There are many roads that lead from South Africa into Lesotho. The legendary Sani Pass, the commercial gateway through Ladybrand into the capital, Maseru or the Clarens sandstone gateway at Caledonspoort. This last one is my personal favourite. The sandstone cliffs that flank the road leading to the border post loom over one much like the sphinxes from A Never Ending Story that judge the pureness of a passers intent. Border officials generally put this same sort of fear into one without requiring any form of intimidating stature and those at Caledonspoort are no exception. Living and working in Lesotho requires us to pass the border monthly in order to have our passports stamped and after standing in many a passport control queue I have gained huge respect for the border official's ability to smell out folk of, if not impure, certainly impatient manner. You can be guaranteed that the person who arrives at the check point with a hurried or arrogant manner will be stopped, delayed, inspected and nuked by the fiery official glare... well not quite, but they often do turn a rather interesting shade of frustrated red. I sometimes think the officials get a bit of a kick from this and do it deliberately, but be that as it may, my pointers for a smooth passing are simple: be friendly, patient and have a few shopping slips on hand for the Lesotho Revenue Authorities who ask if you have anything to declare. One of Lesotho's biggest sources of income is VAT claimed back from SARS each month. Just don't have eggs or alcohol on those slips.
Caledonspoort border offers a brief buffer of countryside before one enters the third world bustle of Butha-Buthe. For the uninitiated traveller in Africa this can come as quite a shock. The roads are marked only where absolutely necessary, the traffic flows on whichever side of the road has the least potholes and the taxis converse in friendly hoots to potential clients. The road is shared by pedestrians, cattle, donkey carts and cars alike and no one is in any particular hurry. The market at the T-junction is a great spot to get a freshly fire roasted corn on the cob, fruit, veg a sim card and airtime. Fuel is significantly cheaper in Lesotho as it does not incur the same fuel taxes as it does in South Africa, though banking on fuel stock or access to a filling station can be a bit of a gamble.
The road from Butha-Buthe to Katse is passable by normal sedan car, but don't be fooled by the distance indicators. 160 kms in Lesotho, with it's windy mountain roads, steep passes and interesting assortment of rural traffic usually translates into at least three hours of travel.
In contrast to South Africa the taxis are generally the slowest and most cautious drivers on the road (I suspect this has to do with insurance costs) and the large South African registered 4x4s the fastest.
After turning left at Hlotse towards Katse the towns start becoming smaller, the mayhem thins and the countryside begins to unfold. Western square style brick houses in fenced off yards give way to cultivated farmlands below neat villages of round stone huts. The fences disappear completely and the open rambling paths leading from the valleys up into the mountains give one a great sense of freedom. Every valley, and there are many, holds a cold crisp stream which tumbles down the rocky slopes occasionally holding long enough in a pool to allow a trout to rise.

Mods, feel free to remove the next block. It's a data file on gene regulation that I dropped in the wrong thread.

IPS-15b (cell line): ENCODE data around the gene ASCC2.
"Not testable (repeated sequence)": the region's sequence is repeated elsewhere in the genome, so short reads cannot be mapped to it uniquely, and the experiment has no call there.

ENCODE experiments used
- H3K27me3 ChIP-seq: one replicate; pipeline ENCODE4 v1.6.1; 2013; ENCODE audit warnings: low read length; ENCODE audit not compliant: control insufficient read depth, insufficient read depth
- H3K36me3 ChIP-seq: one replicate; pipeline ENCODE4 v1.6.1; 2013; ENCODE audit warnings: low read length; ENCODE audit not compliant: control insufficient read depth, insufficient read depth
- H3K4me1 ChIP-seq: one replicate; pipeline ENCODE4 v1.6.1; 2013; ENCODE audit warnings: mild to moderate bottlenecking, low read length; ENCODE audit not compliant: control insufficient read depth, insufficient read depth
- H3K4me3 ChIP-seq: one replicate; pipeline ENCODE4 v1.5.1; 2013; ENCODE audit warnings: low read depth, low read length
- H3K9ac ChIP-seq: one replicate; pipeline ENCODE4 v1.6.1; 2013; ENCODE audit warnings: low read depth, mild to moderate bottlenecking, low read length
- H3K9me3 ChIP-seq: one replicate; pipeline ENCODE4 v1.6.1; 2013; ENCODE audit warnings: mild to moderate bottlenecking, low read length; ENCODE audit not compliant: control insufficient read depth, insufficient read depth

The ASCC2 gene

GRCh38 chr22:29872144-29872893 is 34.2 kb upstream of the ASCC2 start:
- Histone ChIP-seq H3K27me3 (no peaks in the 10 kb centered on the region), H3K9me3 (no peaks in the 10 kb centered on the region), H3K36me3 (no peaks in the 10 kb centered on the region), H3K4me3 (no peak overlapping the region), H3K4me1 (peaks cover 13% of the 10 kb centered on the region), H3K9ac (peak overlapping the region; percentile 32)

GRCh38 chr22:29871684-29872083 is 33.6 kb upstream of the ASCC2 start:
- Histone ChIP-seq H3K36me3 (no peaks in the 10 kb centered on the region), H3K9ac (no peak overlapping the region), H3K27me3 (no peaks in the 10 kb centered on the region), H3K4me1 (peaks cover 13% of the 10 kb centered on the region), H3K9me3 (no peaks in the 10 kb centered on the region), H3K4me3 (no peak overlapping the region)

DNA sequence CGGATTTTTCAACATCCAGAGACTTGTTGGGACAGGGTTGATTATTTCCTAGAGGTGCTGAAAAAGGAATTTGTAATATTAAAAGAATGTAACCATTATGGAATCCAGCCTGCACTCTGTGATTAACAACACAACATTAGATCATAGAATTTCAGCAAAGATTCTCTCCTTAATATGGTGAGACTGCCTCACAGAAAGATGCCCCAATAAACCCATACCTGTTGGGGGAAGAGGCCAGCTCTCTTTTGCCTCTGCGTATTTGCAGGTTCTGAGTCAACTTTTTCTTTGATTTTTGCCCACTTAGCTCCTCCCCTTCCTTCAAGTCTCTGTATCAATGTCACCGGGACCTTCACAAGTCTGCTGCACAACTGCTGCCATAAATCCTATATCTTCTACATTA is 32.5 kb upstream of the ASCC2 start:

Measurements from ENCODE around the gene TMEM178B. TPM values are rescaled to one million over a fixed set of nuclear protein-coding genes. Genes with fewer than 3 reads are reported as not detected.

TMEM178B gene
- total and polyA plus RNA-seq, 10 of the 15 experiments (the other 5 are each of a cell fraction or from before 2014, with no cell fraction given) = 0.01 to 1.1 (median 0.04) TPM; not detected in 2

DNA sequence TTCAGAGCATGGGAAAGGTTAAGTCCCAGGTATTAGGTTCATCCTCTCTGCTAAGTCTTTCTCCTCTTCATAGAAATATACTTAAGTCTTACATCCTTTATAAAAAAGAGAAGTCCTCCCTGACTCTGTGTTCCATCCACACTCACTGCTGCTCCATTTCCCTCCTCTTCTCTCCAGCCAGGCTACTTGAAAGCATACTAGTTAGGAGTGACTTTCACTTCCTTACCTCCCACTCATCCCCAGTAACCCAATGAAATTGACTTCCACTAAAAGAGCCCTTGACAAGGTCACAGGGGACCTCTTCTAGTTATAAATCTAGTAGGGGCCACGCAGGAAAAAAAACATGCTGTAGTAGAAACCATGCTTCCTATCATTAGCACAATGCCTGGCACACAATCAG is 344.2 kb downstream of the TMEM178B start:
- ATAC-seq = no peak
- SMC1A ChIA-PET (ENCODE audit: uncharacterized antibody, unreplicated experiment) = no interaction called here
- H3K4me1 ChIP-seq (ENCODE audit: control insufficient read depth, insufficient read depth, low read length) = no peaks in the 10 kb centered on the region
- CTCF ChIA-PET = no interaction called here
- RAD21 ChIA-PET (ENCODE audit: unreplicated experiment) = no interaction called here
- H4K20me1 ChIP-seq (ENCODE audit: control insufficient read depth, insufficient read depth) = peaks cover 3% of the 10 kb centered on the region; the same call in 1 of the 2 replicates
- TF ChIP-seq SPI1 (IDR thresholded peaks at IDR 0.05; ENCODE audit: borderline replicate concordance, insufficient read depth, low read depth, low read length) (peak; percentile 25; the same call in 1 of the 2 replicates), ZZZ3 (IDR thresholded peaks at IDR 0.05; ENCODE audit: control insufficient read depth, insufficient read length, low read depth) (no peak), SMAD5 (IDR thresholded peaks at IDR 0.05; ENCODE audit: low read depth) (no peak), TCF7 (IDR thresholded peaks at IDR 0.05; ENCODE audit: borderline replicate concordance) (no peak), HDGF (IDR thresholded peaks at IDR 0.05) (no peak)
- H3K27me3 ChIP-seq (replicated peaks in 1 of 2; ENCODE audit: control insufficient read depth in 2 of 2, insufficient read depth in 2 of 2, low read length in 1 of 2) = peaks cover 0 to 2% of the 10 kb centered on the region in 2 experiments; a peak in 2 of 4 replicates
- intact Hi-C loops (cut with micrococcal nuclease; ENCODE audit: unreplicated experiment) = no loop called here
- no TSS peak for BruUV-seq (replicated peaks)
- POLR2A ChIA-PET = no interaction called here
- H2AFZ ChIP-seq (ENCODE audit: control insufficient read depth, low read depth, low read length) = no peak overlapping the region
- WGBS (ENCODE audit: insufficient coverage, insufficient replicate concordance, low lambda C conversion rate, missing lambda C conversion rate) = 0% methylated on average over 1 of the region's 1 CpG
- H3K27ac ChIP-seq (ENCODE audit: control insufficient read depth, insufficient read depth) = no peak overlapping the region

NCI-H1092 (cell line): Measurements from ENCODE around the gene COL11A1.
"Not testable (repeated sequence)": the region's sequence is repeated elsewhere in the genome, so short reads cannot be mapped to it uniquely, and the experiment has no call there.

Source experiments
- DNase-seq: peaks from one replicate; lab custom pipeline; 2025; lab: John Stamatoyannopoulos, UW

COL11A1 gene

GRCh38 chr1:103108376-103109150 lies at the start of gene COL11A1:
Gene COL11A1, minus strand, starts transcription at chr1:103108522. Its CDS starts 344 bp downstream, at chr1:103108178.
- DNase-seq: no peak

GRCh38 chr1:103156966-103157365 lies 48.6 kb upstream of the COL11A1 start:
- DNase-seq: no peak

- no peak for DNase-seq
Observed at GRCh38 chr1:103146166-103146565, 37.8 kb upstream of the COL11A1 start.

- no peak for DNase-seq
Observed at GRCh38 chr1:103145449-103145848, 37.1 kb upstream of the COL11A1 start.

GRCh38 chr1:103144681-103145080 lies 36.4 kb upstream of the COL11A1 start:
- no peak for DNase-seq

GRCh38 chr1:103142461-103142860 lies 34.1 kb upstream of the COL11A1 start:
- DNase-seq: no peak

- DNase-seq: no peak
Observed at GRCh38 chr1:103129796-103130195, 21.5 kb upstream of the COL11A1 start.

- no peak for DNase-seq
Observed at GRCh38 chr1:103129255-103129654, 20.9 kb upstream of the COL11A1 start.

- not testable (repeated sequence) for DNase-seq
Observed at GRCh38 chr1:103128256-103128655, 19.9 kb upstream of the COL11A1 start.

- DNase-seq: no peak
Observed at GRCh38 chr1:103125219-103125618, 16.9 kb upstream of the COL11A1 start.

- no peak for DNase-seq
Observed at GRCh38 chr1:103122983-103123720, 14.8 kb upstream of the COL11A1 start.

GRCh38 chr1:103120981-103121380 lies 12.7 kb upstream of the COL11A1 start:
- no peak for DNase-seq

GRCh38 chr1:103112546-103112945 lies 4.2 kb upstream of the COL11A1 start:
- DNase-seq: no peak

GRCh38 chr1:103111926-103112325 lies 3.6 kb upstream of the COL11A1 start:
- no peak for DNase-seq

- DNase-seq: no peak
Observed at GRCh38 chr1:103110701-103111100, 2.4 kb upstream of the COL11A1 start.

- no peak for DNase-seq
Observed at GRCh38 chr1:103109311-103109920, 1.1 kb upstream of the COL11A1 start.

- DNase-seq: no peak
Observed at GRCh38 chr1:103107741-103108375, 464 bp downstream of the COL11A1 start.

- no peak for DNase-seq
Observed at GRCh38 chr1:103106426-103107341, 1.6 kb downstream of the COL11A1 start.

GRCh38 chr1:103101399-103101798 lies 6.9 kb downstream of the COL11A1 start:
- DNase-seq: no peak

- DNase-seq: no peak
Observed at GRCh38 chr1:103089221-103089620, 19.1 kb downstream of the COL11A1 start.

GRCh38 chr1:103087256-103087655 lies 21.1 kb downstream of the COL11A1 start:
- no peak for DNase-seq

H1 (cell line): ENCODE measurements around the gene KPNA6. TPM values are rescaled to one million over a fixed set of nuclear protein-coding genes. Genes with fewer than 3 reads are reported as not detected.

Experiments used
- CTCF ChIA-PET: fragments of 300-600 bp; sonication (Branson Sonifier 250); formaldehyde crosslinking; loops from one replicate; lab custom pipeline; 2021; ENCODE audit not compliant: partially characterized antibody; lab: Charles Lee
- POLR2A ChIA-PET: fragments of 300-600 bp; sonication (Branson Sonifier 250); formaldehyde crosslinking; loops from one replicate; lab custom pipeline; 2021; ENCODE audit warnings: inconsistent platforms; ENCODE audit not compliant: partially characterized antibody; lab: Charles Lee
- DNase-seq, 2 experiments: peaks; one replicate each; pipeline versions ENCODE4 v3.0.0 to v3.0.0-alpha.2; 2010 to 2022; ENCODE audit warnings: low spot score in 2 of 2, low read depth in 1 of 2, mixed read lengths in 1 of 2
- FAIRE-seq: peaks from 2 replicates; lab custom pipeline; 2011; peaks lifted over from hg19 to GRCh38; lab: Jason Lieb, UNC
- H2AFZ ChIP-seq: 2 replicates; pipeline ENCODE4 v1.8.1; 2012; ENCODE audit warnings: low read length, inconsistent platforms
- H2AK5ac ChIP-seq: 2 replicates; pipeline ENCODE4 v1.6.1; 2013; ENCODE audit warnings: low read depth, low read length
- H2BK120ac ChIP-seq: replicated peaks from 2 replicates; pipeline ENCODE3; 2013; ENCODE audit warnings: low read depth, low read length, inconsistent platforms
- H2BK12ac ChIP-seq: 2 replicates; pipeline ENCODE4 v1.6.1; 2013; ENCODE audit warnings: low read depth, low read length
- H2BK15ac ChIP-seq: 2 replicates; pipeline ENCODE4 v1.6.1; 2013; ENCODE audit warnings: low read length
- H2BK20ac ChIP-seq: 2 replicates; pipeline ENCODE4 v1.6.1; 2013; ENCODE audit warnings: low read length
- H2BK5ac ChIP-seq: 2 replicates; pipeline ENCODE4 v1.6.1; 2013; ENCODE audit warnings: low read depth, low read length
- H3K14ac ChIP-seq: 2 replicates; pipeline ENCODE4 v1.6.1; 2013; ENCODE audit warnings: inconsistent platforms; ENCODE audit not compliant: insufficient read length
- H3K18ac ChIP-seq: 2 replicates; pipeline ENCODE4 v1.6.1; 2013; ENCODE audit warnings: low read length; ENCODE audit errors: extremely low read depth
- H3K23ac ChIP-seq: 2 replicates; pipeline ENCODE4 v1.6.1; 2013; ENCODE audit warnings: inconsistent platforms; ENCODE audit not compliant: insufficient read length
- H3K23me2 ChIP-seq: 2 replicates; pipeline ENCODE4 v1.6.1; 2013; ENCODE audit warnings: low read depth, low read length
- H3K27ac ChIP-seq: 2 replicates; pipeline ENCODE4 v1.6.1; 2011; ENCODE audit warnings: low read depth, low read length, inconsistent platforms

The rivers and streams of Lesotho were stocked extensively with fry brought up in saddle pouches by the early traders and the Basotholand mounted police. My great great grandfather was a trader in the Mokhotlong district at the turn of the century and his son in law was a member of the Basotho land Mounted Police so, aside from an obsession with trout and a professional interest in the growth potential of Katse dam's aquaculture industry, I felt I had an ancestral calling of sorts to return to these mountains. I have never been a particularly good fisherman. My approach has rather been to find the dumber fish, those less accustomed to the wily ways of the artificial fly. Generally the further one travels from the madding crowd, the easier these fish are to find. So when I was asked to move to Katse at the end of 2015 it was very tempting. Knowing that almost every stream that one crosses has the potential to hold wild mountain trout is enough to give any self-respecting fly fisher goosebumps. Add to that the fact that many of the streams are cool enough to carry their inhabitants through the summer and have good natural nutrient loads to make one to two pound trout fairly common not to mention good populations of smallmouth yellow fish to test the drag grease from time to time on hot summer's days and I was sold!
My family and I now live in the Katse village near the Katse dam wall. It is the very end of the tar road that left that hustle and bustle of Butha-Buthe. During the week I am tasked with the management of commercial trout production for Highlands Trout and over the weekends we explore the surrounding rivers, the dam and its assortment of bays and the occasional trip out on donkeys into some of the more remote villages. The people of Lesotho are incredibly friendly, welcoming and hospitable and in the end the richness of the experience depends largely on the depth to which you are willing to dive. There are numerous tour operators that will show you the sites, take you from lodge to lodge and give you a surface glimpse of Lesotho. Alternately you can self-guide and drive in, stop whenever the light and view is right or when the river tempts. Take the time to explore the markets, learn about the traditional herbs and drink a cup of home brewed beer in a white flagged hut. If you do hike into the mountains and intend to camp make an effort to find the local chief and ask for his permission and be prepared to sit down and talk. These sessions have led to mutton braais and long philosophical umqombothi fuelled discussions on love, life, religion, politics and, occasionally access to forgotten magical streams. Though these could well just be tales of fables and fantasy.